- How Serious Is Our Divergence? A Reply to Thomas A. Metzger
Near the beginning of his magisterial A Cloud Across the Pacific, Thomas Metzger sums up what he calls his “paradoxical combination of reflexivity with cultural patterns” as follows:
This book is based on the premise that thinking about how to improve political life cannot be the product of either a closed cultural system or of reason as a uniform cognitive faculty with which all persons try to apprehend and reflect on objective realities or universal principles. Insisting that both dimensions are paradoxically combined in everyone’s thinking, I take issues with two groups—the Western scholars fascinated just with culture, and the many Western and Chinese intellectuals who today still largely ignore how reflexivity is shaped by disparate cultural patterns.(Metzger 2005, 13–14)
Another key feature of Metzger’s approach is to focus on “discourses,” his label for the language, concerns, and “indisputables” that various “we-groups” share. That is, people who mutually recognize one another as part of a community share certain commitments that they find indisputably reasonable, not standing in need of justification. A central thesis of A Cloud Across the Pacific is that Chinese political thinkers in the twentieth century, whatever their differences, are virtually all members of a single community whose mode of expression he labels discourse #1. Most Western political thinkers, in contrast, participate in discourse #2, whose main indisputables flow from what he has called the Great Modern Western Epistemological Revolution, or GMWER, though some Western thinkers persist in a more old-fashioned search for true political principles that Metzger calls discourse #3.1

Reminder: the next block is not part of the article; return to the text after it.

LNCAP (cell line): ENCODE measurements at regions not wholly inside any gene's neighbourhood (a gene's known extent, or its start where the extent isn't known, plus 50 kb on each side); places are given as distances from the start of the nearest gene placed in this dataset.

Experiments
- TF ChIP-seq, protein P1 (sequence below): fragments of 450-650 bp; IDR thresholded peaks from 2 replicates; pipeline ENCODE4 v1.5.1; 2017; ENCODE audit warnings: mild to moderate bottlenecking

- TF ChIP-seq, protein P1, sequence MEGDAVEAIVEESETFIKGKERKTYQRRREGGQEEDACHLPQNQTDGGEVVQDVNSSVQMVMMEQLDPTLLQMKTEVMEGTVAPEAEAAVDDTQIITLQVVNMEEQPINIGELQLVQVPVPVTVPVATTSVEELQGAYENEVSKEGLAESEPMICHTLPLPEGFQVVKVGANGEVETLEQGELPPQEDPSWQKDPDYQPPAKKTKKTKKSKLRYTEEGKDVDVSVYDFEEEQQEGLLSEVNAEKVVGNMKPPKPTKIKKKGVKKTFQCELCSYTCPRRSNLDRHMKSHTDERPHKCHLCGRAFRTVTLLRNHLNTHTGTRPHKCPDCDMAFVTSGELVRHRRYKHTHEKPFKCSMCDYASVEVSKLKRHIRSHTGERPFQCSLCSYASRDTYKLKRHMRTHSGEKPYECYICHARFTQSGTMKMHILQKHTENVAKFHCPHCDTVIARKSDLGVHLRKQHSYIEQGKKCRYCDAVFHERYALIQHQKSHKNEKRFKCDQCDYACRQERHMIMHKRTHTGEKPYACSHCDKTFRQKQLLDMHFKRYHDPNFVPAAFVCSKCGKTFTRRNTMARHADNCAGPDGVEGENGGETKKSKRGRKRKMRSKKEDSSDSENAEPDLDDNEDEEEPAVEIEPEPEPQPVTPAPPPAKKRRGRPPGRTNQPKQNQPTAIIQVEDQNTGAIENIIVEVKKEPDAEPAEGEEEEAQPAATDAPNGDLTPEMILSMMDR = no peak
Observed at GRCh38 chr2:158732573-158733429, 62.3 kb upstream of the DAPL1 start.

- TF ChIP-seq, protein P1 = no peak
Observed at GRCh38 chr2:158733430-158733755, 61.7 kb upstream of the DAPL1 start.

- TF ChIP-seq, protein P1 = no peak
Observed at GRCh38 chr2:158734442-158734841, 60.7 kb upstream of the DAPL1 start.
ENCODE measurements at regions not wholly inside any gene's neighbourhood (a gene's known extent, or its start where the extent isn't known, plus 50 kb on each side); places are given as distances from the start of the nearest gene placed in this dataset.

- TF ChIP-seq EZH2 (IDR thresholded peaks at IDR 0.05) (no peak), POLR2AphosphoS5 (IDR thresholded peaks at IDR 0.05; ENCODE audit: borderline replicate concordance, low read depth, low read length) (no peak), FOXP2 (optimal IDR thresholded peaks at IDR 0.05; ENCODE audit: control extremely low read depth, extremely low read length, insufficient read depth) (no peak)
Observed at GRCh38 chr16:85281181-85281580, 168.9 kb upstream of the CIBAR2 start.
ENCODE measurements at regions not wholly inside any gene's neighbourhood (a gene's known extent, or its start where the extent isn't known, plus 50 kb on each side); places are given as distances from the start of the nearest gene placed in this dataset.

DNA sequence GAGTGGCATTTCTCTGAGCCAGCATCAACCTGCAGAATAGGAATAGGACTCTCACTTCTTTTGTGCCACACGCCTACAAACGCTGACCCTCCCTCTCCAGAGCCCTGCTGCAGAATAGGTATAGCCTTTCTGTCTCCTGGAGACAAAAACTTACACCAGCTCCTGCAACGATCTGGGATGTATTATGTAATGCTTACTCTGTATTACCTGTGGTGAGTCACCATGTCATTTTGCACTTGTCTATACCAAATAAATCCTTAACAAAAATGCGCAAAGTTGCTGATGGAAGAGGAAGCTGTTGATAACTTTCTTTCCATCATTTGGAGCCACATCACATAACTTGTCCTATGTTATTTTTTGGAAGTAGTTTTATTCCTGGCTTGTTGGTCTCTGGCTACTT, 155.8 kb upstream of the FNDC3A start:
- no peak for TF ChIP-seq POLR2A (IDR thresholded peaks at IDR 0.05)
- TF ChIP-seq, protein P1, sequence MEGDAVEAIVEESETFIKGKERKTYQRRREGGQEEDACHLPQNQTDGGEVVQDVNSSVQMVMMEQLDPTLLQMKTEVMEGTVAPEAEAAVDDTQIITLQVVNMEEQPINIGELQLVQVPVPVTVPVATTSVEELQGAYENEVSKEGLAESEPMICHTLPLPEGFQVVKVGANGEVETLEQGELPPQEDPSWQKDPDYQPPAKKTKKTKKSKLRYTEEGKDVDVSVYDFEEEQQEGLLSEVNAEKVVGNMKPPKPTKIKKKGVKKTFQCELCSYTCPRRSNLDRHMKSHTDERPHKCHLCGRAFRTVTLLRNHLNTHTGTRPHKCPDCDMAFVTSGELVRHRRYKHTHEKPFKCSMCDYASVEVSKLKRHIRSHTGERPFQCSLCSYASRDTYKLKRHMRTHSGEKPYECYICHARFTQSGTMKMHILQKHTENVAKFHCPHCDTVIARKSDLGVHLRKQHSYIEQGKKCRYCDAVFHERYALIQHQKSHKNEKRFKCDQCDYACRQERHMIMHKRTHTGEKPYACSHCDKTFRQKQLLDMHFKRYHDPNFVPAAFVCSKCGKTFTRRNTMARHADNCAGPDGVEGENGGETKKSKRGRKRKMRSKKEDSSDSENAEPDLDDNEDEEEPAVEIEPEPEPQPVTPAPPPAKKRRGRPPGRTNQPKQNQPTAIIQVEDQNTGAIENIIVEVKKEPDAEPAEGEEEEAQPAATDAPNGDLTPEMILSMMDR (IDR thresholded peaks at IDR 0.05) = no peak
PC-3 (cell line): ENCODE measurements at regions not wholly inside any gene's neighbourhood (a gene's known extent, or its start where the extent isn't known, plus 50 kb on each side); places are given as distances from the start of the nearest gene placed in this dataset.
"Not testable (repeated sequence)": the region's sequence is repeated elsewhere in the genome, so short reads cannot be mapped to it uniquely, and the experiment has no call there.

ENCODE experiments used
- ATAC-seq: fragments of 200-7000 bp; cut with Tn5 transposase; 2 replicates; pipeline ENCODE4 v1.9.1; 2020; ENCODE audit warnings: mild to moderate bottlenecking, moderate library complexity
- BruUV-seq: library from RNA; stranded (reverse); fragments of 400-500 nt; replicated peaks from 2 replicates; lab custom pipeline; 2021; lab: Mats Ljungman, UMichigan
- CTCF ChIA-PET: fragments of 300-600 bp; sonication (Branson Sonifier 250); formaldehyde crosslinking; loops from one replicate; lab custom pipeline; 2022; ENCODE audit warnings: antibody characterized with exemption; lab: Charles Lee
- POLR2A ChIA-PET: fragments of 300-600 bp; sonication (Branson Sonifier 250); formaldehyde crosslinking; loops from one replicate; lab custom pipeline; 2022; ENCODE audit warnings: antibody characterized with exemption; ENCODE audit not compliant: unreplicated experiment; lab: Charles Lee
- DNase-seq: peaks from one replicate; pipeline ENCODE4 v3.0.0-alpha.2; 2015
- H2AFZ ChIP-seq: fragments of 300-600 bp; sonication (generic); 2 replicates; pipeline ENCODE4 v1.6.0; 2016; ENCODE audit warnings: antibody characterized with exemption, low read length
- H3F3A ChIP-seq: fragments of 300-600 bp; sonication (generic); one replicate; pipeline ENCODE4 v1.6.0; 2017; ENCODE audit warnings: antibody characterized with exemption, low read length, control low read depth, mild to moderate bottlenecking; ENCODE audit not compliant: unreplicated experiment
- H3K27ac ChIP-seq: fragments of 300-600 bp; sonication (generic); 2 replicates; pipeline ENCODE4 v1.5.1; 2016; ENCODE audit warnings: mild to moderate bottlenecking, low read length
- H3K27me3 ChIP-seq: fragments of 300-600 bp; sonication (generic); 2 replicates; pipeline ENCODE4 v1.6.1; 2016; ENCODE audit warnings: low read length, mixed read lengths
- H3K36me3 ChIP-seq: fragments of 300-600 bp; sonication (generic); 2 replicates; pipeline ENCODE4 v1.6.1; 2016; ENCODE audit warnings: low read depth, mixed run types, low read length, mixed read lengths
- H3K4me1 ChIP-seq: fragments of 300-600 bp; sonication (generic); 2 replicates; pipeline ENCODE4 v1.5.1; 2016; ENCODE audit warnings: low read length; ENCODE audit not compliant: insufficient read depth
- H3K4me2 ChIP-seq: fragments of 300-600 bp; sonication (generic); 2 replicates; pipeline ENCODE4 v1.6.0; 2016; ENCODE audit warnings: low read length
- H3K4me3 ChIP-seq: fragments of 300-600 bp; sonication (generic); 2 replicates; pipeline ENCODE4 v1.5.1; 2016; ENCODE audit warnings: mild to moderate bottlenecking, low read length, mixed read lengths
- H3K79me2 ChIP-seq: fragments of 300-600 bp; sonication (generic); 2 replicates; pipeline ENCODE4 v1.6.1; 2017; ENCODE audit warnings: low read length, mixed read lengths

The question with which I want to begin my reply to Metzger is, where is he in this scheme? Though he sees himself as a child of the GMWER, he is both attracted to significant aspects of discourse #1 and repelled by key consequences of discourse #2. Who, then, makes up his we-group? The answer for which I will argue here is that (among others) he and I are members of the same discourse community, or at least of two largely overlapping ones. The central goal of my book, after all, was to simultaneously honor the distinctiveness of Chinese rights discourse (both methodologically and historically) and to insist that various sorts of cross-cultural communication and critical dialogue can nonetheless proceed; I, too, am thus a supporter of the “paradoxical combination of reflexivity with cultural patterns.” In fact, I will be presumptuous enough to suggest that there are ways in which I might see how to articulate the values and methodology of the intellectual community that Metzger and I share more clearly, at least in some places, than he has. To be sure, there is a great deal I have learned from him, both through reading his scholarship and through the series of informal exchanges that have culminated in this public dialogue. And, importantly, there [End Page 20] are some continued differences between us. After discussing the areas in which I see significant agreement and reviewing some of the historiographical issues on which Metzger takes me to task, I will turn to the comparative values of inclusive context as versus disaggregation and argue that this difference between us is as much a normative choice as it is an empirical disagreement. It is not that we look at the same body of evidence and disagree about how much divergence is to be found. Rather, we approach the whole body of possible evidence with different questions and goals. If one is looking for a flat place on which to sit, one can find it on an elephant; if one is looking for a source of danger, an elephant’s hooves will provide that, too. I suggest that the approach I label “disaggregation” must be used cautiously, always with the concerns that Metzger urges on us clearly in mind. Nonetheless, if we hope to learn from one another—and not just about one another—disaggregation is our best strategy.
Language, Holism, and the Middle Ground
Let us start with some of Metzger’s key assertions about language. He believes there are three basic self-understandings to...